Persistent pain is measured by means of self-report, the sole reliance on which hampers diagnosis and treatment. Functional magnetic resonance imaging (fMRI) holds promise for identifying objective measures of pain, but brain measures that are sensitive and specific to physical pain have not yet been identified. ...
In study 1, the neurologic signature showed sensitivity and specificity of 94% or more (95% confidence interval [CI], 89 to 98) in discriminating painful heat from nonpainful warmth, pain anticipation, and pain recall. In study 2, the signature discriminated between painful heat and nonpainful warmth with 93% sensitivity and specificity (95% CI, 84 to 100). In study 3, it discriminated between physical pain and social pain with 85% sensitivity (95% CI, 76 to 94) and 73% specificity (95% CI, 61 to 84) and with 95% sensitivity and specificity in a forced-choice test of which of two conditions was more painful. In study 4, the strength of the signature response was substantially reduced when remifentanil was administered.
- There were only 114 participants in the study.
- The test subjects were described as healthy with a median age of just under 25 years. The study's authors caution that the results might be different in non-healthy individuals.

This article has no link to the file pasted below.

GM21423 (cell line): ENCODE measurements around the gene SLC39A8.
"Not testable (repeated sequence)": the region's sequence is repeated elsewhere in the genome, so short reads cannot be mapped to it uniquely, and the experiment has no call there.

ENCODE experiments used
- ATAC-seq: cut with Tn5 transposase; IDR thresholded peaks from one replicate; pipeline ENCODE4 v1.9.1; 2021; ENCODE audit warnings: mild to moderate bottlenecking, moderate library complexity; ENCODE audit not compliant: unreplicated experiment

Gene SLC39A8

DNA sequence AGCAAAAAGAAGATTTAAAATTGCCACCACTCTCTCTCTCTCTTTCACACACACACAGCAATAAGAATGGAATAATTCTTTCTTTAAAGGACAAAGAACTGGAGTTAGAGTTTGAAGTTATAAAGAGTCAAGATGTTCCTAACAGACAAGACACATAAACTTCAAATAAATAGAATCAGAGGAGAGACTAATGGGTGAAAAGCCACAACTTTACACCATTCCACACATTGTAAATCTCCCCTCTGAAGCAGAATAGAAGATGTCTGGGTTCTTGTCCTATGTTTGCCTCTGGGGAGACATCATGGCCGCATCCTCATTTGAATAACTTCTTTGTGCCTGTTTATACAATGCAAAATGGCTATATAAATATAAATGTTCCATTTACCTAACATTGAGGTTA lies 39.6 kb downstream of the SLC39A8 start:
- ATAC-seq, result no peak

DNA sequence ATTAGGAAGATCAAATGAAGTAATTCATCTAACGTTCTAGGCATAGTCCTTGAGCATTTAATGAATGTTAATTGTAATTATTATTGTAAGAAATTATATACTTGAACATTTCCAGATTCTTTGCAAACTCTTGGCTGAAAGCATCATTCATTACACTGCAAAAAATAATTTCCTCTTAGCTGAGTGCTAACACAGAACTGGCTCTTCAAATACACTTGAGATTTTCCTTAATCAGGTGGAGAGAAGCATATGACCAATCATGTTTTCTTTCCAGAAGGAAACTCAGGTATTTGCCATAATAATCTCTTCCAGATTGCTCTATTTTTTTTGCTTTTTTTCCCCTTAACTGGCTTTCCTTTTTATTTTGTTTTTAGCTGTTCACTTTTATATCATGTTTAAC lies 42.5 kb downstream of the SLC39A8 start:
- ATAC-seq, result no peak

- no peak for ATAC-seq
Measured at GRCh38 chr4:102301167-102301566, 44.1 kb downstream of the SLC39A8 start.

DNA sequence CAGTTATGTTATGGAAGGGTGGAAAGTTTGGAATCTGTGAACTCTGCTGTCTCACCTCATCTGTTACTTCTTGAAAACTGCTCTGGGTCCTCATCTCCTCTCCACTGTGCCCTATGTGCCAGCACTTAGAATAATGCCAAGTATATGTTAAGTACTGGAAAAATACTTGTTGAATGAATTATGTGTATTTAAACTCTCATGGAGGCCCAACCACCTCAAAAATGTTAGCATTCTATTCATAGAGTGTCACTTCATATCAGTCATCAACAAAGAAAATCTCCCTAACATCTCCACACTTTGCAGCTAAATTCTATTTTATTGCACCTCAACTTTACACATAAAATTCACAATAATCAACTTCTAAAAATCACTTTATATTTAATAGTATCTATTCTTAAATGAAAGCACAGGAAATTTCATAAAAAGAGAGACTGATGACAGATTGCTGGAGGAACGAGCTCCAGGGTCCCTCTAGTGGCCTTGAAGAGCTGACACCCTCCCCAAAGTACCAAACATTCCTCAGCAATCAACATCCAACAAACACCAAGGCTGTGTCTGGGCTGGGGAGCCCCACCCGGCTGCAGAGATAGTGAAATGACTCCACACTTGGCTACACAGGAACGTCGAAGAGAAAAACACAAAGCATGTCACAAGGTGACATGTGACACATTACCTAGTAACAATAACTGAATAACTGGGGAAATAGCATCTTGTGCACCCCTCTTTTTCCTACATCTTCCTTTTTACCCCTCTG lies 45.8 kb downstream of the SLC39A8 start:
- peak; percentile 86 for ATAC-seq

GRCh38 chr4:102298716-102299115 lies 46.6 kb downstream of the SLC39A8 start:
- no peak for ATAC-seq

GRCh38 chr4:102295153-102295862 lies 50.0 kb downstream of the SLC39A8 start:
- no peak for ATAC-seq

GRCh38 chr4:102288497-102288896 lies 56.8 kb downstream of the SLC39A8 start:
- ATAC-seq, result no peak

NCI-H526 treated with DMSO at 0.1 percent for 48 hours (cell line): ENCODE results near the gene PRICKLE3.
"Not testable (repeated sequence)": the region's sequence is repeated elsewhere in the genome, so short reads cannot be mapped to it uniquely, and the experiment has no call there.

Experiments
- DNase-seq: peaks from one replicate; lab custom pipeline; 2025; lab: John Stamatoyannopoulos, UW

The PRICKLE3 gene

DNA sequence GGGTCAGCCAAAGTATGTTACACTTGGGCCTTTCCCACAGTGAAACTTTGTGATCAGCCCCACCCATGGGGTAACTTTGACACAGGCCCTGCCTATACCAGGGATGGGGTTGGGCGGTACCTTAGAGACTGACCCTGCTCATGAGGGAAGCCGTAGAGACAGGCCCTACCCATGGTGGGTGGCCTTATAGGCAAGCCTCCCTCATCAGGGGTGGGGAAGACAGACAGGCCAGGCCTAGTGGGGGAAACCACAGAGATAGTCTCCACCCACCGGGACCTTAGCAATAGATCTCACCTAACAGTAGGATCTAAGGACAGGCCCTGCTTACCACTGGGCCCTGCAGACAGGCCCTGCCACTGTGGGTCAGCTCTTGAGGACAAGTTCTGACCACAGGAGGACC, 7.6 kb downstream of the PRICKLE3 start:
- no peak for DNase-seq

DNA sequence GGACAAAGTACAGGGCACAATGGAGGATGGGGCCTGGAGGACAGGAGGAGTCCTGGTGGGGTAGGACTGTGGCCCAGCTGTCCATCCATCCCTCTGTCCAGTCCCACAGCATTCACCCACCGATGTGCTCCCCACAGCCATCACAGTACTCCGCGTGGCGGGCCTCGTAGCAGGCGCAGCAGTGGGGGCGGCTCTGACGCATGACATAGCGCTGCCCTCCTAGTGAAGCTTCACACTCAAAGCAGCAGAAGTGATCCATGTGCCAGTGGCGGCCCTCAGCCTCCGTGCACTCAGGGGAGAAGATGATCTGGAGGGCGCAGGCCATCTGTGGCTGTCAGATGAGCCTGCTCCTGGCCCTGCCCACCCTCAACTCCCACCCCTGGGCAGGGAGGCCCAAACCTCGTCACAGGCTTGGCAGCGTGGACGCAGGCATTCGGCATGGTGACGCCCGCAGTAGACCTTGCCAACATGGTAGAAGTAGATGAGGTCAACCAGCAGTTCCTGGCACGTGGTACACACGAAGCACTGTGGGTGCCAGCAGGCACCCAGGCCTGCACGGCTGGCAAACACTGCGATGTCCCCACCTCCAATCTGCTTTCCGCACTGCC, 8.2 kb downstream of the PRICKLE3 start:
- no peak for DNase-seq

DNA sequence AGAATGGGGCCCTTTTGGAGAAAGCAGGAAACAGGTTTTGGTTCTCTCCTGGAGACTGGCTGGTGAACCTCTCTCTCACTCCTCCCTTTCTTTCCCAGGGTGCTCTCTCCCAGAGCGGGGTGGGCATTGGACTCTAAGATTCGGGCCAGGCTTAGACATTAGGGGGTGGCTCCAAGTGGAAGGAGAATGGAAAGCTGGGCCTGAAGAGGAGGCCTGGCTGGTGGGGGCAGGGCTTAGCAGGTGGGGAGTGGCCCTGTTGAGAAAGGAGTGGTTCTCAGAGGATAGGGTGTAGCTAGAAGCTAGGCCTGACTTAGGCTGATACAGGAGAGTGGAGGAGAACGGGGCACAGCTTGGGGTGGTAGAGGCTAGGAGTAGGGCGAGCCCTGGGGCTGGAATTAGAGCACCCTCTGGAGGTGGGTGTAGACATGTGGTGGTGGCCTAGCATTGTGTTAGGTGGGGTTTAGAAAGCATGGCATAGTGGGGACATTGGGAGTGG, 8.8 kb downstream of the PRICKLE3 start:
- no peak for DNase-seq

- The pain that was "measured" was administered by the researchers -- "thermal stimuli" to the left forearm of varying degrees of severity.
- The study's authors indicate that if the validity of the study could be shown to extent to "clinical populations", the test might be used to confirm pain in patients who cannot communicate. Also, the study could be used as a basis for other studies. The study's authors are not even suggesting that the fMRI could have forensic uses.
- The study's authors caution that the study's results would have to be validated across persons, scanning protocols and research sites.
- The study's authors caution that the results might be different depending upon the site in the body where the pain is generated, the clinical cause of the pain and the type of the pain. For instance, would visceral pain register differently than the cutaneous pain that the researchers generated in their study? How would neuropathic pain compare with the pain from arthritis?
- fMRIs are expensive. They are an uncommon test with limited uses at the moment. Probably, there would be no clinical reason to use the fMRI to evaluate pain in a person who can communicate, meaning that if used for disability determination purposes, Social Security would probably have to foot that expensive bill.